Nas’ Illmatic vs. GZA’s Liquid Swords. Which Is Better?

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Hip-Hop Fans, we need your help...We recently launched AFH TV, a streaming video service focused on Hip-Hop culture. We already have exclusive interviews, documentaries, and rare freestyles featuring some of Rap’s most iconic artists and personalities. But, there is so much more to come--movies, TV series, talk shows--and we need your support to make it a reality. Please subscribe to AFH TV. It is only $1.99/month or $12/year, and offers 30-day free trials. Thank you.

One year ago, Ambrosia For Heads launched a debate among its readers seeking to answer one of Hip-Hop’s most hotly-contested questions: who is the greatest MC of all time? “Finding The GOAT MC” lasted between September 2014 and May 2015, engaging millions of readers and ultimately producing its winner, as determined by hundreds of thousands of voters. Now, “Finding The GOAT” returns to ask a new question: what is the greatest of all time Hip-Hop album?

“Finding The GOAT Album” will consider 120 albums from three individual eras (40 in each), with options for wild card and write-in candidates. You and your vote will decide which album goes forward, and which one leaves the conversation. While there will no doubt be conversation between family and friends (virtual and real), only votes cast in the voting tool below will be counted, so use the power of your click.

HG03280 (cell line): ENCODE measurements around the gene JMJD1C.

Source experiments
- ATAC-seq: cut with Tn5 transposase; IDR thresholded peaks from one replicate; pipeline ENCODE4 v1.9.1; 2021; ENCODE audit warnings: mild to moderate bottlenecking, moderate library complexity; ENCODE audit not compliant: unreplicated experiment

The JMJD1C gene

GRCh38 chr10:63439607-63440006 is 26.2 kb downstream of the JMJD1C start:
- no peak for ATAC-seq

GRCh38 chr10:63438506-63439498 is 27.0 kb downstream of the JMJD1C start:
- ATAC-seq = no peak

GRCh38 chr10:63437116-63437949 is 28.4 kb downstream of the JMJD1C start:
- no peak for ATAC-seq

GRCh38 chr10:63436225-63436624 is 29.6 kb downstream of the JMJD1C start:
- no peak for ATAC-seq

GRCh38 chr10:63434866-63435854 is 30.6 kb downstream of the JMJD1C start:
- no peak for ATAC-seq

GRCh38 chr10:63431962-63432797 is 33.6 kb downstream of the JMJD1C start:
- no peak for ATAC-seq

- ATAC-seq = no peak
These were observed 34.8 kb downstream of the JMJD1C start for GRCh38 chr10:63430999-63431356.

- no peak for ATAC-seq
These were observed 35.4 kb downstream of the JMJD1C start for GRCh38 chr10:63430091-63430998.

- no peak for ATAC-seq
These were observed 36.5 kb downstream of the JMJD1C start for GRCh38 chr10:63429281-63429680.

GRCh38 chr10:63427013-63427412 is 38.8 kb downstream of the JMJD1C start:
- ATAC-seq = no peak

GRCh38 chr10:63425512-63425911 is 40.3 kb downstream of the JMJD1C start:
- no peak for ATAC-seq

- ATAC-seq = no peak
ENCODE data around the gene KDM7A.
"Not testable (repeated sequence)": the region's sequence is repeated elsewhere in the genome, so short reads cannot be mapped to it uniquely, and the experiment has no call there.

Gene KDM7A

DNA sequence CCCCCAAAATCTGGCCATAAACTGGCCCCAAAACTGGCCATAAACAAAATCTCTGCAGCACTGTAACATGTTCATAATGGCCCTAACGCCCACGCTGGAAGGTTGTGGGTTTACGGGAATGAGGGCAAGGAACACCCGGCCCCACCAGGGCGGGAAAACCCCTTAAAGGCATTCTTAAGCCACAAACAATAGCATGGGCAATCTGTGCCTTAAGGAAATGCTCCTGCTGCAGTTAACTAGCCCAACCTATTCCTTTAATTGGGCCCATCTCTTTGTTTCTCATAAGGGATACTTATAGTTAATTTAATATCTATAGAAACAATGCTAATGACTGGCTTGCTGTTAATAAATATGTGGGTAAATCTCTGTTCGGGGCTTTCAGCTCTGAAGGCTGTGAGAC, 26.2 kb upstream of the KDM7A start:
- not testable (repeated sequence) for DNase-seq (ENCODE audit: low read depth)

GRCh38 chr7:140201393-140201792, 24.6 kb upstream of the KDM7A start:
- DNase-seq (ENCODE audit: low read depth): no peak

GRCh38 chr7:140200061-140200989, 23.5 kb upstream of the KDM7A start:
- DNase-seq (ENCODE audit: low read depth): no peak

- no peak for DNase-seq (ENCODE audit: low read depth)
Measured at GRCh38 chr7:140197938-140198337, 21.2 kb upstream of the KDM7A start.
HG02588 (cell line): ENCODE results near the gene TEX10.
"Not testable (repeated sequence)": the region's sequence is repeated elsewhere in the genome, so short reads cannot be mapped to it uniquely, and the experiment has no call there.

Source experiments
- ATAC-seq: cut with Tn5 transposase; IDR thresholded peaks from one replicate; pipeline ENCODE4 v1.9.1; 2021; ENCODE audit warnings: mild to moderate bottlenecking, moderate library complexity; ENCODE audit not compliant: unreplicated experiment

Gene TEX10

Both Nas and GZA made powerful 1991 introductions, courtesy of a feature and an album, respectively. By the mid-1990s, each had skyrocketing status. For Nas, his Illmatic elicited some of the greatest anticipation for a new artist, especially from the East Coast. Liquid Swords was unadulterated Rap, with a visionary MC and a completely devoted producer. Both of these releases would earn their platinum distinctions in the 2000s, only a fraction of their true appeal and impact. Both albums are perfect unions of brilliant rhymes and innovative beats. Today, these mid-’90s hallmarks face off with only one able to advance (Click one then click “vote”).

illmatic cover

Illmatic by Nas

In only 10 tracks, Nas mounted a masterpiece in his early 1994 debut. The rugged-yet-introspective 20-year old from the Queensbridge Houses had been plugging away at his debut for nearly three years, constantly refining while studying the masters such as Rakim and Kool G Rap. A raspy-voiced, rhythmic MC, Nas also had esteemed sonic assistance from the likes of mentor Large Professor, DJ Premier, Q-Tip, Pete Rock, and even manager MC Serch. With less than 40 minutes of album time, Illmatic was born into the universe as a great showing of early ’90s street New York imagery, an actualized Rap dream, and glimmering moments of the culture’s newest microphone prophet. Nasir Jones was clearly a vessel for the late ’80s-early ’90s’ promise, and an ensemble of greats gave this Columbia Records LP their all to ensure that he would be the next great one.